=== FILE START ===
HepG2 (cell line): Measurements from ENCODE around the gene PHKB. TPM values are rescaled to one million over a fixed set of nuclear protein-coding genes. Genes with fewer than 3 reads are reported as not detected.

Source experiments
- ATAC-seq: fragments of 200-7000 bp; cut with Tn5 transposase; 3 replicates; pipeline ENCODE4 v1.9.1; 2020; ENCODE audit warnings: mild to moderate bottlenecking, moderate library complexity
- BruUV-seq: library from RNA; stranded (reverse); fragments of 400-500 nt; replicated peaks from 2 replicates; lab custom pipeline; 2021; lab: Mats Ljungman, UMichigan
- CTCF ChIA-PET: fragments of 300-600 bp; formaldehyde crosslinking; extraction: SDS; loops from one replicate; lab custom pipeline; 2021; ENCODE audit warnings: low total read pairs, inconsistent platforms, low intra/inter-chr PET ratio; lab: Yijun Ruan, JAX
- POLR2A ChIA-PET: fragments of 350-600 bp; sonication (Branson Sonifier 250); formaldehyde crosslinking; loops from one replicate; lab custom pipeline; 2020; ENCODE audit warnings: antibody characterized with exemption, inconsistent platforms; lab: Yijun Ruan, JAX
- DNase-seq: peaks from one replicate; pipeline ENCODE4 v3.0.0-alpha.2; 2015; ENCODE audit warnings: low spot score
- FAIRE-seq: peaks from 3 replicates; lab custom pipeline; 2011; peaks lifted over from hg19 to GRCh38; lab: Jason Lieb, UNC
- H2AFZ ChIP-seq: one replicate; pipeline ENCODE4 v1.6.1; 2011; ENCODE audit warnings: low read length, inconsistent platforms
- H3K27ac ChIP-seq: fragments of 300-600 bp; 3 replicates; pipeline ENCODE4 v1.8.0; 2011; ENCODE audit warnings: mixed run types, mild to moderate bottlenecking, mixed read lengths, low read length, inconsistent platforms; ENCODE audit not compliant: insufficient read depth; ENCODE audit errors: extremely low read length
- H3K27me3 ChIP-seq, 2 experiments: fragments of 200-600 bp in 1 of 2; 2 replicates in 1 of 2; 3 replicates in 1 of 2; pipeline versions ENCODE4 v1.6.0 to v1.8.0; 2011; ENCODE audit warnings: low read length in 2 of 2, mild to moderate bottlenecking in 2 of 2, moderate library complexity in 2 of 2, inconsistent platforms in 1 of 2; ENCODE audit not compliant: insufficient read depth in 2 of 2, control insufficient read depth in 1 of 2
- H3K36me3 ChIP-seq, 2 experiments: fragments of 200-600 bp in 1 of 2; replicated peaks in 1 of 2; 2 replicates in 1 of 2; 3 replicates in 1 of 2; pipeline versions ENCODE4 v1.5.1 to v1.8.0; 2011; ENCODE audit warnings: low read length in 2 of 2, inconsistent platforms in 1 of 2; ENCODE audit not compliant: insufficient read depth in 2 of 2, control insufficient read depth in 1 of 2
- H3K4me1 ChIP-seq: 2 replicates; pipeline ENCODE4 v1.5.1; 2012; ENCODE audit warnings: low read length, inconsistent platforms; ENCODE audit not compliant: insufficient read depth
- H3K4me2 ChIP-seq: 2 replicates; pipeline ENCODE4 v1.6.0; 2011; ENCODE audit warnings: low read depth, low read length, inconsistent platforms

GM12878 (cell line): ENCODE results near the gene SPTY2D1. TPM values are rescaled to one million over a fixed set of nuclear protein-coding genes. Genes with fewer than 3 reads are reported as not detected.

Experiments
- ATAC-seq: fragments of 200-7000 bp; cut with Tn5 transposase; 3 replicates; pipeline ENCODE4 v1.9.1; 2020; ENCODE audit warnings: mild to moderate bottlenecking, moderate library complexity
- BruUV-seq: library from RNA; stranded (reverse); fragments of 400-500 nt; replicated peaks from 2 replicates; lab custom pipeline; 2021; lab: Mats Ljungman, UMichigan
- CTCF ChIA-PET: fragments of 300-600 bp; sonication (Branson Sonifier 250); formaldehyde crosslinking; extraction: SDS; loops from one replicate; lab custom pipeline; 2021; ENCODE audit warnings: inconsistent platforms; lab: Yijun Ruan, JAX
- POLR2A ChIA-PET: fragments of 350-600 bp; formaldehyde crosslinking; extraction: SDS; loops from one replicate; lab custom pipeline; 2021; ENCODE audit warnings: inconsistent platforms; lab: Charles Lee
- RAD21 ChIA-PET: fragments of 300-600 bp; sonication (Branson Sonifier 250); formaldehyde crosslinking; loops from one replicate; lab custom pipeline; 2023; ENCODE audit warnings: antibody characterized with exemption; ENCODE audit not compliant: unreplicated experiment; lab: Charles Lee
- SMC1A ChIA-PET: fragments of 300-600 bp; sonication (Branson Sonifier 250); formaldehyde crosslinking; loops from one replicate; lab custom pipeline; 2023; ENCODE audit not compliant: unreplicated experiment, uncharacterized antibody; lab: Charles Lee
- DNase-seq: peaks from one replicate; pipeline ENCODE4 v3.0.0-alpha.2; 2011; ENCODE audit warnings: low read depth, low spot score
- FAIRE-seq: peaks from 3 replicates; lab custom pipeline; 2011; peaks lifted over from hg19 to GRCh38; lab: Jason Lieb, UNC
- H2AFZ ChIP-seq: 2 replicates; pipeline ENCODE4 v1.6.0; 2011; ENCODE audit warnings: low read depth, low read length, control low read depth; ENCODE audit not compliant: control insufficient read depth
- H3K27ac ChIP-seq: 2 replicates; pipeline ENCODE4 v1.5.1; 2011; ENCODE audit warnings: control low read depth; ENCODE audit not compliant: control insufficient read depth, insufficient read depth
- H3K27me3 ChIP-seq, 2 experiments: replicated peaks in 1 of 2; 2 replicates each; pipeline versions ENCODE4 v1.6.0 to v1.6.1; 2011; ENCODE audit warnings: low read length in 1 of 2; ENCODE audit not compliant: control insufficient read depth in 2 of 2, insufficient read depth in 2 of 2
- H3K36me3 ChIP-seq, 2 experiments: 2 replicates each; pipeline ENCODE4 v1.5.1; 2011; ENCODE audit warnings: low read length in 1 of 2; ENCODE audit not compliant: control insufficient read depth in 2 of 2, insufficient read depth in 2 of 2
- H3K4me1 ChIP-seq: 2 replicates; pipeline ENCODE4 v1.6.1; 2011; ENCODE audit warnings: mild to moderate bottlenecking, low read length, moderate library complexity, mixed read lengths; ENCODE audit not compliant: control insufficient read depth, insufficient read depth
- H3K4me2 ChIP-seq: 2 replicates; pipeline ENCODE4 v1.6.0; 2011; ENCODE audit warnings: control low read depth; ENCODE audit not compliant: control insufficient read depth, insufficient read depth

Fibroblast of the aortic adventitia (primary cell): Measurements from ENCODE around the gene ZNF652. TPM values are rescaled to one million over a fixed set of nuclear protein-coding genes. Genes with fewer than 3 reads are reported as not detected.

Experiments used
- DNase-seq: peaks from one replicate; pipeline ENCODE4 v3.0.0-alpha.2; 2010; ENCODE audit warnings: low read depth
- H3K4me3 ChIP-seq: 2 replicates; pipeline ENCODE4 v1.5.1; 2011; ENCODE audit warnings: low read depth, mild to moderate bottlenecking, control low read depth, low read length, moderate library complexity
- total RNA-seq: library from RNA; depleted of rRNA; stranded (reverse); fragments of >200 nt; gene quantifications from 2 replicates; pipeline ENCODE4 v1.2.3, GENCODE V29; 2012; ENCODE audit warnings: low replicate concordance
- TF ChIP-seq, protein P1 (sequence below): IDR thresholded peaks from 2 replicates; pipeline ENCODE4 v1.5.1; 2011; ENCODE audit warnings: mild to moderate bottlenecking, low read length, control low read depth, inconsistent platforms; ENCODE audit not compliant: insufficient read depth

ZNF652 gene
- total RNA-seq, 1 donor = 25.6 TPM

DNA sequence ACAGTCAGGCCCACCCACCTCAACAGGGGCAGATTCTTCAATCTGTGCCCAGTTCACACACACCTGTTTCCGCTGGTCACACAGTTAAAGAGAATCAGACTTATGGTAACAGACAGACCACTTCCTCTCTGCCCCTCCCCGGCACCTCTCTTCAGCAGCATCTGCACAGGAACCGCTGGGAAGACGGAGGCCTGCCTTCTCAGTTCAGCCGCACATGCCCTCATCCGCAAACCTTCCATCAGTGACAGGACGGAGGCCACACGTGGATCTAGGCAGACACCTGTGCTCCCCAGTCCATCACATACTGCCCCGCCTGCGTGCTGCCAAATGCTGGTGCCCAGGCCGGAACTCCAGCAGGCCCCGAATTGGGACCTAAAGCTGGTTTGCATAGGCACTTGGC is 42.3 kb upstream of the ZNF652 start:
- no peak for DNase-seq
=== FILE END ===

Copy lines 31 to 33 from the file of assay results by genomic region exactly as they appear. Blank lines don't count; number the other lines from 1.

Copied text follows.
Fibroblast of the aortic adventitia (primary cell): Measurements from ENCODE around the gene ZNF652. TPM values are rescaled to one million over a fixed set of nuclear protein-coding genes. Genes with fewer than 3 reads are reported as not detected.

Experiments used
- DNase-seq: peaks from one replicate; pipeline ENCODE4 v3.0.0-alpha.2; 2010; ENCODE audit warnings: low read depth